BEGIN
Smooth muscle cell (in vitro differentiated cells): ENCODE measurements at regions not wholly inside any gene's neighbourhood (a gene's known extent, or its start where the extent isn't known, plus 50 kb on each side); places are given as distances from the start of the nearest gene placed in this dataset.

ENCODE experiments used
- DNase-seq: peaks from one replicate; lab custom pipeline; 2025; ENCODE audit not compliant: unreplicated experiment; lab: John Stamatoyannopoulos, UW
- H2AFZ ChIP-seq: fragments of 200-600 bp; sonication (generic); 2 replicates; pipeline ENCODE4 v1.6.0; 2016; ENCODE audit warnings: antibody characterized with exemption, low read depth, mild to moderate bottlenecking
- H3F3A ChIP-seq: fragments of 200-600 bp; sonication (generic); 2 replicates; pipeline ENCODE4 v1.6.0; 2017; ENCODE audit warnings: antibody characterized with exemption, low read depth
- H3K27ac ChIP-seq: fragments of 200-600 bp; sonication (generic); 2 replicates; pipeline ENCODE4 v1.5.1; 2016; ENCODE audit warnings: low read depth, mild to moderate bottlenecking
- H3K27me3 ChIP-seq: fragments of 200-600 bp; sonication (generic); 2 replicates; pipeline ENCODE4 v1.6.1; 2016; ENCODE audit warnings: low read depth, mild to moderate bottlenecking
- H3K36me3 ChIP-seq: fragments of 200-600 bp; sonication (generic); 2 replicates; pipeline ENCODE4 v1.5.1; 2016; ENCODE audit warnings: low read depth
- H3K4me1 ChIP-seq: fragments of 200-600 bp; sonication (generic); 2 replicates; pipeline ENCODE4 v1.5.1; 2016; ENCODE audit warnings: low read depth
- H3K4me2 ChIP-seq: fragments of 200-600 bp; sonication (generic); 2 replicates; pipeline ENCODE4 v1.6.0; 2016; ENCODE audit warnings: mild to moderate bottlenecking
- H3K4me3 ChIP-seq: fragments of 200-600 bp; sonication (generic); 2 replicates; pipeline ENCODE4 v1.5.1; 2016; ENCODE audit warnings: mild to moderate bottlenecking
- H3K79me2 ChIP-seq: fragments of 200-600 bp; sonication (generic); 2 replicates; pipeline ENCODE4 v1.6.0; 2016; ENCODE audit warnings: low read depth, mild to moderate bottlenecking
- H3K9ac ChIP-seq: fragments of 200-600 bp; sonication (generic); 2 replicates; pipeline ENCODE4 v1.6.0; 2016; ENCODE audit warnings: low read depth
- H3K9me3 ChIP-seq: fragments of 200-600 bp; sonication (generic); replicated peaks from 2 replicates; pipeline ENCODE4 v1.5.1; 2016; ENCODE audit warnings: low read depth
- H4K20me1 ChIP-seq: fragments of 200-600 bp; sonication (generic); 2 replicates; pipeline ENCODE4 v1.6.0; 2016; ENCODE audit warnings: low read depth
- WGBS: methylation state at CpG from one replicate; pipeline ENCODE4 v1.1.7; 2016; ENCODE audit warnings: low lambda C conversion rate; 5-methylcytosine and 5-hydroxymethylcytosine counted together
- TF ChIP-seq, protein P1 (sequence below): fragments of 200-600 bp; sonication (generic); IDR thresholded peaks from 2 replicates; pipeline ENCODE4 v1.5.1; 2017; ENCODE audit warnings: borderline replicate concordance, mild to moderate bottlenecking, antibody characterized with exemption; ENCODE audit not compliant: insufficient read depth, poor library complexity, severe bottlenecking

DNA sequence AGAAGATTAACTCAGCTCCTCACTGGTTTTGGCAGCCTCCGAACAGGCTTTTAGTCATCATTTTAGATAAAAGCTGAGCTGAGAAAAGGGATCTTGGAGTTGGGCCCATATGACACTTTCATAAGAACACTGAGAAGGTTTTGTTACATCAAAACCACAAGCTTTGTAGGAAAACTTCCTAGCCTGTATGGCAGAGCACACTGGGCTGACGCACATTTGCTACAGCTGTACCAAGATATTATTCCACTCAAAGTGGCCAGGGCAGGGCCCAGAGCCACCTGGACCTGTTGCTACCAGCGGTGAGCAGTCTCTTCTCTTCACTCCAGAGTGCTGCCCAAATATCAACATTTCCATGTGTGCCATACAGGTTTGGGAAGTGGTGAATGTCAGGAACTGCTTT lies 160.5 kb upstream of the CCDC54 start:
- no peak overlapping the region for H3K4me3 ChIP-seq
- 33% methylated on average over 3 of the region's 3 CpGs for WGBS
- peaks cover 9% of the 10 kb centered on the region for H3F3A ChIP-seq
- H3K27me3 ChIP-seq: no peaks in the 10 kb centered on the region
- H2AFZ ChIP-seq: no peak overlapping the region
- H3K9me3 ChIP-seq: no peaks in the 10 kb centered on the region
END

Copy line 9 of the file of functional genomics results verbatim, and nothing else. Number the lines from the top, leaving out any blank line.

- H3K4me1 ChIP-seq: fragments of 200-600 bp; sonication (generic); 2 replicates; pipeline ENCODE4 v1.5.1; 2016; ENCODE audit warnings: low read depth